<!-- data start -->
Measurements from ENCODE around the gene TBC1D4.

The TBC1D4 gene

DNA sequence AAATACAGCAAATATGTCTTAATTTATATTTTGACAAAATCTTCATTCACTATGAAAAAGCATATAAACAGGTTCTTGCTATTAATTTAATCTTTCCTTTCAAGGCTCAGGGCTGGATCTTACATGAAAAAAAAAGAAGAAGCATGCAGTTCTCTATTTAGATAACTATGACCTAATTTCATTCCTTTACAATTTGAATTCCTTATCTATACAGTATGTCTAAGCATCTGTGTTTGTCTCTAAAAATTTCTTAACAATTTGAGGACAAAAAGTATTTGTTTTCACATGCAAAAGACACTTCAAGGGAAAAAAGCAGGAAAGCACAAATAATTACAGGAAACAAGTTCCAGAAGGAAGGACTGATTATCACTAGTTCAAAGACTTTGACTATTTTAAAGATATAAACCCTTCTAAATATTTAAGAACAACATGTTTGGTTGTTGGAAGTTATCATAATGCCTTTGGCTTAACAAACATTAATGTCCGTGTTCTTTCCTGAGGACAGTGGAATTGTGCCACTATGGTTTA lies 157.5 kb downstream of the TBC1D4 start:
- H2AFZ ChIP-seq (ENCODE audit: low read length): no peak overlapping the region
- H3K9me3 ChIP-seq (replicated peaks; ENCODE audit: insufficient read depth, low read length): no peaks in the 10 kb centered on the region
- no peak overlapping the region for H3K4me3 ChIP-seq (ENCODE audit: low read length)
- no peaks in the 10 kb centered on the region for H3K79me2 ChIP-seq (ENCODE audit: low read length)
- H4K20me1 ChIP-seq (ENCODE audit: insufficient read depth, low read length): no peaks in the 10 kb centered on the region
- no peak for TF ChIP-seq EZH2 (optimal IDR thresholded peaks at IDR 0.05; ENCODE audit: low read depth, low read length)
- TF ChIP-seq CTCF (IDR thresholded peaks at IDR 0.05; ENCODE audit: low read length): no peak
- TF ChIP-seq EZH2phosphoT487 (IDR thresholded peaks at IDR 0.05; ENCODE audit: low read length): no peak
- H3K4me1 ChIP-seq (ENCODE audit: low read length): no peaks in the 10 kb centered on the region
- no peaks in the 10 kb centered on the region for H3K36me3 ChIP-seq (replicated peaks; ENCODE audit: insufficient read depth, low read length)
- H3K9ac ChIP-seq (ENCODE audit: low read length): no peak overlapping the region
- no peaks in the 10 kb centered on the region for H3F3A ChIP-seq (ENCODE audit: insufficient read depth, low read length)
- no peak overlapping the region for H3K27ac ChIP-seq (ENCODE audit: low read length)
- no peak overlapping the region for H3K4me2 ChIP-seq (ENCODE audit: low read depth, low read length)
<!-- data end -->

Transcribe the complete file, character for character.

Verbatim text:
Measurements from ENCODE around the gene TBC1D4.

The TBC1D4 gene

DNA sequence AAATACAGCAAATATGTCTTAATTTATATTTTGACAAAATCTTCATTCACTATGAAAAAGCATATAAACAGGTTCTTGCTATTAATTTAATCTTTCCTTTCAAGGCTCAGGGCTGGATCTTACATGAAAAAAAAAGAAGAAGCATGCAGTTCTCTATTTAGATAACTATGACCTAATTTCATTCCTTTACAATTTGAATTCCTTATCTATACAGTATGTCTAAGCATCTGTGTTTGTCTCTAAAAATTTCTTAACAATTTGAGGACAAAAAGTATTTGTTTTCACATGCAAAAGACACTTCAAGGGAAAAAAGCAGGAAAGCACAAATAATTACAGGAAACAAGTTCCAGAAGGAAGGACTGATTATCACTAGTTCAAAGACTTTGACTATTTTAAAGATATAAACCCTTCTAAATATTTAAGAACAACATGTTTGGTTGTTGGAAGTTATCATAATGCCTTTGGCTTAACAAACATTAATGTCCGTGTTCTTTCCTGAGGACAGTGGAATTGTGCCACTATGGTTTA lies 157.5 kb downstream of the TBC1D4 start:
- H2AFZ ChIP-seq (ENCODE audit: low read length): no peak overlapping the region
- H3K9me3 ChIP-seq (replicated peaks; ENCODE audit: insufficient read depth, low read length): no peaks in the 10 kb centered on the region
- no peak overlapping the region for H3K4me3 ChIP-seq (ENCODE audit: low read length)
- no peaks in the 10 kb centered on the region for H3K79me2 ChIP-seq (ENCODE audit: low read length)
- H4K20me1 ChIP-seq (ENCODE audit: insufficient read depth, low read length): no peaks in the 10 kb centered on the region
- no peak for TF ChIP-seq EZH2 (optimal IDR thresholded peaks at IDR 0.05; ENCODE audit: low read depth, low read length)
- TF ChIP-seq CTCF (IDR thresholded peaks at IDR 0.05; ENCODE audit: low read length): no peak
- TF ChIP-seq EZH2phosphoT487 (IDR thresholded peaks at IDR 0.05; ENCODE audit: low read length): no peak
- H3K4me1 ChIP-seq (ENCODE audit: low read length): no peaks in the 10 kb centered on the region
- no peaks in the 10 kb centered on the region for H3K36me3 ChIP-seq (replicated peaks; ENCODE audit: insufficient read depth, low read length)
- H3K9ac ChIP-seq (ENCODE audit: low read length): no peak overlapping the region
- no peaks in the 10 kb centered on the region for H3F3A ChIP-seq (ENCODE audit: insufficient read depth, low read length)
- no peak overlapping the region for H3K27ac ChIP-seq (ENCODE audit: low read length)
- no peak overlapping the region for H3K4me2 ChIP-seq (ENCODE audit: low read depth, low read length)